Showing blog posts sorted under the tag: rust

Feedback Kiosk Using Raspberry Pi Pico W

Have you ever seen those kiosks at airports with smiley-faces on them? As you walk by, you hit a big button to express how you feel at the time. Well I was looking for a reason to play around with the Raspberry Pi Pico W, and thought that trying to recreate my own version of one of these would be a fun project.

The whole system is split into two parts: the physical kiosk, and the server backend/frontend. The physical kiosk connects to WiFi, logging all button presses both locally and sending them to the server backend. There's also a nice little web frontend to see some daily statistics on which buttons are being pressed.

The Kiosk

The Feedback Kiosk box and its internal wiring.

The brains, and main component, of the kiosk is a Raspberry Pi Pico W. To get all the features I wanted though, I also included the Adafruit Adalogger which is a combination real-time clock and SD card adapter for the Pico. It's essentially built for logging data with timestamps, exactly what is needed for the kiosk. Aside from those two pieces, I also picked up a few large push buttons off Amazon and a small wooden enclosure from Walmart. I think the push buttons are targeted at people wanting to make their own Pop'n Music controller, but they worked well for this project.

The basic operation of the kiosk is pretty straightforward. It constantly waits for button presses and when it detects a press, it logs it locally to the SD card and, using WiFi, sends it to the server for safer keeping. One of the cool features of the Pico is that it is multi-core. So, one core can constantly check for button presses while the other can handle the logging and HTTP requests. This has the advantage of the main loop never getting blocked by slow WiFi and we never miss a button press.

Another interesting feature I built into the kiosk is a simple webserver that allow users to change the WiFi connection settings. If the kiosk can't connect to a WiFi hotspot, it starts itself as its own access point. Connecting to this access point from a smartphone takes the user to a simple webpage where they can supply connection details to connect to another access point. Pretty handy when moving it between different locations.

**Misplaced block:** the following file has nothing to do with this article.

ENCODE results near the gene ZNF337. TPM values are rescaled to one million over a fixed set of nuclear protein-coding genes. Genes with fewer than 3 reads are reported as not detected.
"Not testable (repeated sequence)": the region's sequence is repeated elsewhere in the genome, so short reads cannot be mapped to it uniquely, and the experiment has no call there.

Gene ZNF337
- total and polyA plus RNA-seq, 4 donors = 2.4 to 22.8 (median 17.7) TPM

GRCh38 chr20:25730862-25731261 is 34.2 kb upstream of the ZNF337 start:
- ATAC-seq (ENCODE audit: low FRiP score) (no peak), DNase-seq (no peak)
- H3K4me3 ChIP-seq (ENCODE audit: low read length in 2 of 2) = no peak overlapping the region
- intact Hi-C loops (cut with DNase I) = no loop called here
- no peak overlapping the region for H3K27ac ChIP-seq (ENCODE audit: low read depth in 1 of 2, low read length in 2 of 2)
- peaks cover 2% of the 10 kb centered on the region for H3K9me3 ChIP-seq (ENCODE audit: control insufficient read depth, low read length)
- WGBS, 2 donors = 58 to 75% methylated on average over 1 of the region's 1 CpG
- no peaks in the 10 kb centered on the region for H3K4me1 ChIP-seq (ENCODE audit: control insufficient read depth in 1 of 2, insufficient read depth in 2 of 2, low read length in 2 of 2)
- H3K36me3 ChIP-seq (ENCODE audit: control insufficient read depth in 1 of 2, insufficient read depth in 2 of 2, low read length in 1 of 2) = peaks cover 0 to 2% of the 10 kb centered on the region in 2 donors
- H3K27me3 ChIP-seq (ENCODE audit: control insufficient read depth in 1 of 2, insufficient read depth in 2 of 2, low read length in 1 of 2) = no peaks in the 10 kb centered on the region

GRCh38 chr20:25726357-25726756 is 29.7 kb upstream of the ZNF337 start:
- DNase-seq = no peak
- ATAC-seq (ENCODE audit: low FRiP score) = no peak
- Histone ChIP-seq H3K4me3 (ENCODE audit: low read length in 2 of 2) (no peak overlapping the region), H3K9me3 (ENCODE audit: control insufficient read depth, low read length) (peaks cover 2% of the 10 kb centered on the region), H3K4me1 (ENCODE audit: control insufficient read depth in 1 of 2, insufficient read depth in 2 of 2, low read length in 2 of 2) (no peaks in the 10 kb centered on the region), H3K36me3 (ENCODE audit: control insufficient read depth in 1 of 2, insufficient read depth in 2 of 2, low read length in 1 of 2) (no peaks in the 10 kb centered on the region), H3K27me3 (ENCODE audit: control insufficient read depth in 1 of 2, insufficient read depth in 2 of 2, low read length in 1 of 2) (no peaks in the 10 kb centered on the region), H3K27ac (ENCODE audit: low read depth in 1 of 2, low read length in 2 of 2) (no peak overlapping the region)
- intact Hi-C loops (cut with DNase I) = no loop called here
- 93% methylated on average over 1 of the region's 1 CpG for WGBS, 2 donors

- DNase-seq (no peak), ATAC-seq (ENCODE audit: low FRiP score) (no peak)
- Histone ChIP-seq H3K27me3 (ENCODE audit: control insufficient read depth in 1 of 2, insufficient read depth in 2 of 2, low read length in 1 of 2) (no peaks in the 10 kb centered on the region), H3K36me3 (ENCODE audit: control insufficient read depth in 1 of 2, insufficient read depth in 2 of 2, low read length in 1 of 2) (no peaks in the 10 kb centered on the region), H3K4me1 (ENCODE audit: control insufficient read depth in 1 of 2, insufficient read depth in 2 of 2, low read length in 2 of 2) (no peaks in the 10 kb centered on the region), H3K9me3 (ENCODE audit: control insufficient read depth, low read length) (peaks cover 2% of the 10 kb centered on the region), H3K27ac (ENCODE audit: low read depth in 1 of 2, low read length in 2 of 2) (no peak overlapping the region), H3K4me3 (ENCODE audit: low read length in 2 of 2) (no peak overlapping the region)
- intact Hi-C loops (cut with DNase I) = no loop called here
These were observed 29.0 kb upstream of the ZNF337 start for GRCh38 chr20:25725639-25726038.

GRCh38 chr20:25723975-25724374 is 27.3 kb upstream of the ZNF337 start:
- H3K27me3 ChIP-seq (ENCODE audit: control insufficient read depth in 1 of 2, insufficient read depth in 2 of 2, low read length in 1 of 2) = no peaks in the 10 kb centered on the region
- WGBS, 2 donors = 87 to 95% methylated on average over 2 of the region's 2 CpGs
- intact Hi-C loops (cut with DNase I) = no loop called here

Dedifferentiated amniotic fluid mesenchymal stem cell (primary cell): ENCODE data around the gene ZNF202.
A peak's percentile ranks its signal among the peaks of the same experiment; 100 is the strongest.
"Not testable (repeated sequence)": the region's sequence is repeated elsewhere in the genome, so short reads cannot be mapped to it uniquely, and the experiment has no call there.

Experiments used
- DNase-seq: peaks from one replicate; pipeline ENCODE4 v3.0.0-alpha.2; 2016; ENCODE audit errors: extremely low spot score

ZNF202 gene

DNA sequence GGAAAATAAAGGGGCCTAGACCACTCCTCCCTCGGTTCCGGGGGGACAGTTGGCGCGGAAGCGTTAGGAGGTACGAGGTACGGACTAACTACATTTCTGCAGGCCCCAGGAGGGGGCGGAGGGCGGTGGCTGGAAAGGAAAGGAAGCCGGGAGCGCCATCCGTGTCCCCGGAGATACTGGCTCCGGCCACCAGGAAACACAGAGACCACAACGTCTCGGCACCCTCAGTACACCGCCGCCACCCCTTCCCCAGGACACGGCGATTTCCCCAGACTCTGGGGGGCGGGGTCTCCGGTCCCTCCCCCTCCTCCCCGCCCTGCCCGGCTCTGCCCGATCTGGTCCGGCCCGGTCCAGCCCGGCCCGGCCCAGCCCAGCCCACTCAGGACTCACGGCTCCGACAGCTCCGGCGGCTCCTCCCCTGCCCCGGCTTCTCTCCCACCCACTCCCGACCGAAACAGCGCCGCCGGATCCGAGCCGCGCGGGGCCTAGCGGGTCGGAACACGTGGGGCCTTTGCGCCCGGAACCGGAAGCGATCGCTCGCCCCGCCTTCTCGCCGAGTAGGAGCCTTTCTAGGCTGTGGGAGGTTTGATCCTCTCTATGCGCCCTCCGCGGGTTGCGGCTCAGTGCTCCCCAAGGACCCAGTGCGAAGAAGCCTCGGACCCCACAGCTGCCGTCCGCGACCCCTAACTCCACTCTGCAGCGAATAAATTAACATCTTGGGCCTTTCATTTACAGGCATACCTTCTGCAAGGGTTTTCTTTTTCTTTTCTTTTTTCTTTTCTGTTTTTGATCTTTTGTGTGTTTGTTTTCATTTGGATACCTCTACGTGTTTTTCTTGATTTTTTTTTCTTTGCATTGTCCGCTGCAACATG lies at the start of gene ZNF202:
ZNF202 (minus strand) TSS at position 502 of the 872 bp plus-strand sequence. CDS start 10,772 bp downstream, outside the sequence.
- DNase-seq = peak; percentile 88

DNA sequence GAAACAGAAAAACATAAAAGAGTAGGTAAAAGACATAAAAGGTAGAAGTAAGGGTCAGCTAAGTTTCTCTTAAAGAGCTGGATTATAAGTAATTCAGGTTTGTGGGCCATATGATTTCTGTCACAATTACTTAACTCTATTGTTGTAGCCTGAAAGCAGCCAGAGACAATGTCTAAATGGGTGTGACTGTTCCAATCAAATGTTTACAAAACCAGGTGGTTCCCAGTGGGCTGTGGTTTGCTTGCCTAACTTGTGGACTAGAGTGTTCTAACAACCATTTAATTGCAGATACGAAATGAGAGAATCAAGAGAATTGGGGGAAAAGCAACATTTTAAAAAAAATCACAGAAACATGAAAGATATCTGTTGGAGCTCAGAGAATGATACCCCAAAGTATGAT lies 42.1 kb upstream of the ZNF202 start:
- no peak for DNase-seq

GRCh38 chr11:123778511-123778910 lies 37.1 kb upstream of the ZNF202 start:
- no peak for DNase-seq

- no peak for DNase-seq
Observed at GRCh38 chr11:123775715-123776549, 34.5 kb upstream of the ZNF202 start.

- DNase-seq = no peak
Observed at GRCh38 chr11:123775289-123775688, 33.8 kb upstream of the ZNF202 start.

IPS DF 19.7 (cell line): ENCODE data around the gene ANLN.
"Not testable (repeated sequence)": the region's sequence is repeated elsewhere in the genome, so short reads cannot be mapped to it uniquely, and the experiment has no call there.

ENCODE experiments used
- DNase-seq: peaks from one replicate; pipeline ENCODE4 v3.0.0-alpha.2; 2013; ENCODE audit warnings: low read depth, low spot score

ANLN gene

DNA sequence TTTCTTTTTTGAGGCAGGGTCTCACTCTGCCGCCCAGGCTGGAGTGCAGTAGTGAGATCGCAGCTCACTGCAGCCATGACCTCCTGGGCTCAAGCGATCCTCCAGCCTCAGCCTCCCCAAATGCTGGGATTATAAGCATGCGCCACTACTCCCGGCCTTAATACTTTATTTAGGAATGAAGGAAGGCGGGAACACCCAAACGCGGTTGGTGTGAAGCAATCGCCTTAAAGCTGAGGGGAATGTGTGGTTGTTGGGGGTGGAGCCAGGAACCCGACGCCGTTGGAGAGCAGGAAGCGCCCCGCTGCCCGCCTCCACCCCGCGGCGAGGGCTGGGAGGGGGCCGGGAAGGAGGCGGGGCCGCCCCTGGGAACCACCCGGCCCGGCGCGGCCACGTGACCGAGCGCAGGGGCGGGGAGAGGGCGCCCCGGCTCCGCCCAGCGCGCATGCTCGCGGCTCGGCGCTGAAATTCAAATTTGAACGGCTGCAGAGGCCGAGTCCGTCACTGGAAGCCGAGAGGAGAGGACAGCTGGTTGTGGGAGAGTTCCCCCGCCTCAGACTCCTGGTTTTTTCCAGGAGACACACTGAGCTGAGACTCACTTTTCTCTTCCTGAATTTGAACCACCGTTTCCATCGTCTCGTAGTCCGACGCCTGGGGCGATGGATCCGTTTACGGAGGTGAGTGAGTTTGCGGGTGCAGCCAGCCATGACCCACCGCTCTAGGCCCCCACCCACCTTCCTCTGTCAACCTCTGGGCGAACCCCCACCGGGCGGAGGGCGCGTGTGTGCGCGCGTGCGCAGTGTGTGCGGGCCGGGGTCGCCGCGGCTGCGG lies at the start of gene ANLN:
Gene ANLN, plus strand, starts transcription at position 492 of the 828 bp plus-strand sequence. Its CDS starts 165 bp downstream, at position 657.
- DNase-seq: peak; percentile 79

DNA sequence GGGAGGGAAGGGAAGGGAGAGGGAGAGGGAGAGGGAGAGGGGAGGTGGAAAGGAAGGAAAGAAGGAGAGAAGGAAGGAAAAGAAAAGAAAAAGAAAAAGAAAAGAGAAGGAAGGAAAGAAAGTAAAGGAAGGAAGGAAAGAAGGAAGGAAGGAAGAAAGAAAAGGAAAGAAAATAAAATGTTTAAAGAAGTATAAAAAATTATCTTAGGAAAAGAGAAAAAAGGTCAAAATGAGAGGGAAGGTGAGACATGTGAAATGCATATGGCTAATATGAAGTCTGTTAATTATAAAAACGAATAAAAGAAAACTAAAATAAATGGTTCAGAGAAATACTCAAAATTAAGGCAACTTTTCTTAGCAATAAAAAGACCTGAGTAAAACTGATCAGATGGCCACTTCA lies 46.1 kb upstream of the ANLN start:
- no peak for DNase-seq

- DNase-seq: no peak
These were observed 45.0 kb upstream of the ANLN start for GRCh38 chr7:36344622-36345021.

Alternatively, the kiosk can also be started in offline mode by holding down the red button on boot. This will only log data to the SD card and not try to use any wireless features.

The Server

Screenshot of the Svelte webpage to view daily button presses.

For the server backend, I wanted to try programming something new and decided to write it in Rust using the Actix web framework. I don't think this project was large enough to get a good grasp on Rust, but it was a nice learning experience for sure. Otherwise, I would normally have used C and my own http lib, bittyhttp, for a small project like this.

One thing I liked with Rust was its great package manager and compiler. It made it very easy to get whatever libraries I needed and statically cross-compile the whole application into a single executable. Then I could simply copy it over to the server actually running it. I know this is possible with other languages as well but Rust's package manager and compiler just made it so easy I really appreciated that.

Currently, there are only a few endpoints built into the backend: one to receive button presses, one to send back button press data (for the frontend), and another to send the current time information to the kiosk, which is handy for setting the RTC.

As for the frontend, I stuck with Svelte, which I have use for several projects in the past. For simple situations like this, I find that it makes things very quick and easy to get the behaviour that I want. My favorite feature of Svelte though is the ability to compile everything to static pages, meaning I don't need any other server components aside from the Rust backend.


Although this whole thing is very much a prototype, I think it would be really fun to deploy the feedback kiosk somewhere that is busy enough to get a lot of data. I'd really like to see how people's mood changes throughout the day, or even throughout a week.

Code for this project is also available on GitHub: https://github.com/cluoma/big_button

Thanks for reading!